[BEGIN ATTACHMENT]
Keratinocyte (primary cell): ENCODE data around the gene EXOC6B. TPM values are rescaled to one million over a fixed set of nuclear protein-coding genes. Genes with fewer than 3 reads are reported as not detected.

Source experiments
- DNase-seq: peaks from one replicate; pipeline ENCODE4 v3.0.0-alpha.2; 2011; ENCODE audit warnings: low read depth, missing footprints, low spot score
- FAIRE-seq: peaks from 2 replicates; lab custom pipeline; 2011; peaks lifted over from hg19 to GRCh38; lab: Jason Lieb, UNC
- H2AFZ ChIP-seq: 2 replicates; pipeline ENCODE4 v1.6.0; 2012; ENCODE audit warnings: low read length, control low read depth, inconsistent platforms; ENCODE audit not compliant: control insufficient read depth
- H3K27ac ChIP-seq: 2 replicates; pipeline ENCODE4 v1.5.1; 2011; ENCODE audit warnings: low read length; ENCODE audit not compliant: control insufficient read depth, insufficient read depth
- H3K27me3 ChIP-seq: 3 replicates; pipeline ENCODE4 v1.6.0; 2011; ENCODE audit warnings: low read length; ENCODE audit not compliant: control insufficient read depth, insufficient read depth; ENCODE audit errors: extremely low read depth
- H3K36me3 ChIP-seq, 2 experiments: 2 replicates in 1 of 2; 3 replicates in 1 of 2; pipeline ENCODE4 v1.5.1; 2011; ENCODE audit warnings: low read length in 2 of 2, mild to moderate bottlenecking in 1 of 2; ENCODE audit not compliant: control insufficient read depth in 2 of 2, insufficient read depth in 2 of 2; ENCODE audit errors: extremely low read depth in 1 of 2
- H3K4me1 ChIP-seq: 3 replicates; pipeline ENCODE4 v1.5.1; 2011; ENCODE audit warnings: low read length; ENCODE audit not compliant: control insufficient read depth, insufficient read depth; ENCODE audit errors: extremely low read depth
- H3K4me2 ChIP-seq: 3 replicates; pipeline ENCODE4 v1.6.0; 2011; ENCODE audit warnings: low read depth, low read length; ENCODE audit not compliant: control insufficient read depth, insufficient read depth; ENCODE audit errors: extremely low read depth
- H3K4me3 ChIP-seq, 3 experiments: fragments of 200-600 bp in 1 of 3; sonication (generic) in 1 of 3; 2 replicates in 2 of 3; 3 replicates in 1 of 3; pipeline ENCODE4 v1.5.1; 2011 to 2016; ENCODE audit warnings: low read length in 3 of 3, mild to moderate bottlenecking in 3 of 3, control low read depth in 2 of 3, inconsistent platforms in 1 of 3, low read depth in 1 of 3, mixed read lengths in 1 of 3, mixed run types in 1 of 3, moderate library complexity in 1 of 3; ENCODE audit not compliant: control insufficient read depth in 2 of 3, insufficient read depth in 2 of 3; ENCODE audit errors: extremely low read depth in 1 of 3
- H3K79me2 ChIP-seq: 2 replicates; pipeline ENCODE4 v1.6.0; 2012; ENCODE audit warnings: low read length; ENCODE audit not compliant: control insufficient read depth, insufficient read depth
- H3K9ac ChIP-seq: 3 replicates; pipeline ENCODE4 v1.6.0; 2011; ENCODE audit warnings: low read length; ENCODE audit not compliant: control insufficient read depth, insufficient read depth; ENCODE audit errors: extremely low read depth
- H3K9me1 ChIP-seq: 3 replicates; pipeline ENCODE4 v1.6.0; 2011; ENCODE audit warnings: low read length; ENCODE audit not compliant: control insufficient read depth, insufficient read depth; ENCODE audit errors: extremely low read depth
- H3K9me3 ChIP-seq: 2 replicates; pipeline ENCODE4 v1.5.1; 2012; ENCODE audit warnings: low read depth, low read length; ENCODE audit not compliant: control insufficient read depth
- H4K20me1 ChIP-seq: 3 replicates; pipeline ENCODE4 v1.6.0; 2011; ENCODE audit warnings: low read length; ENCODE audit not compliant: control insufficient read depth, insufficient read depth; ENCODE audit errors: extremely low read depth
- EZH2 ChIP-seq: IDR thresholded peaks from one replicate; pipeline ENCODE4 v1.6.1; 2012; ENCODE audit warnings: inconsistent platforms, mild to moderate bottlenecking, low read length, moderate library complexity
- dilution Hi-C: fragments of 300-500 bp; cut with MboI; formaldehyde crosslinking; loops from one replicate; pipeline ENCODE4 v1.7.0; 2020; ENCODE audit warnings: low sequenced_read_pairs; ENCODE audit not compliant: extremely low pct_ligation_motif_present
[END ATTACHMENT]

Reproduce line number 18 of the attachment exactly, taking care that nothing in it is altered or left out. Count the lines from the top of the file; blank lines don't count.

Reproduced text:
- dilution Hi-C: fragments of 300-500 bp; cut with MboI; formaldehyde crosslinking; loops from one replicate; pipeline ENCODE4 v1.7.0; 2020; ENCODE audit warnings: low sequenced_read_pairs; ENCODE audit not compliant: extremely low pct_ligation_motif_present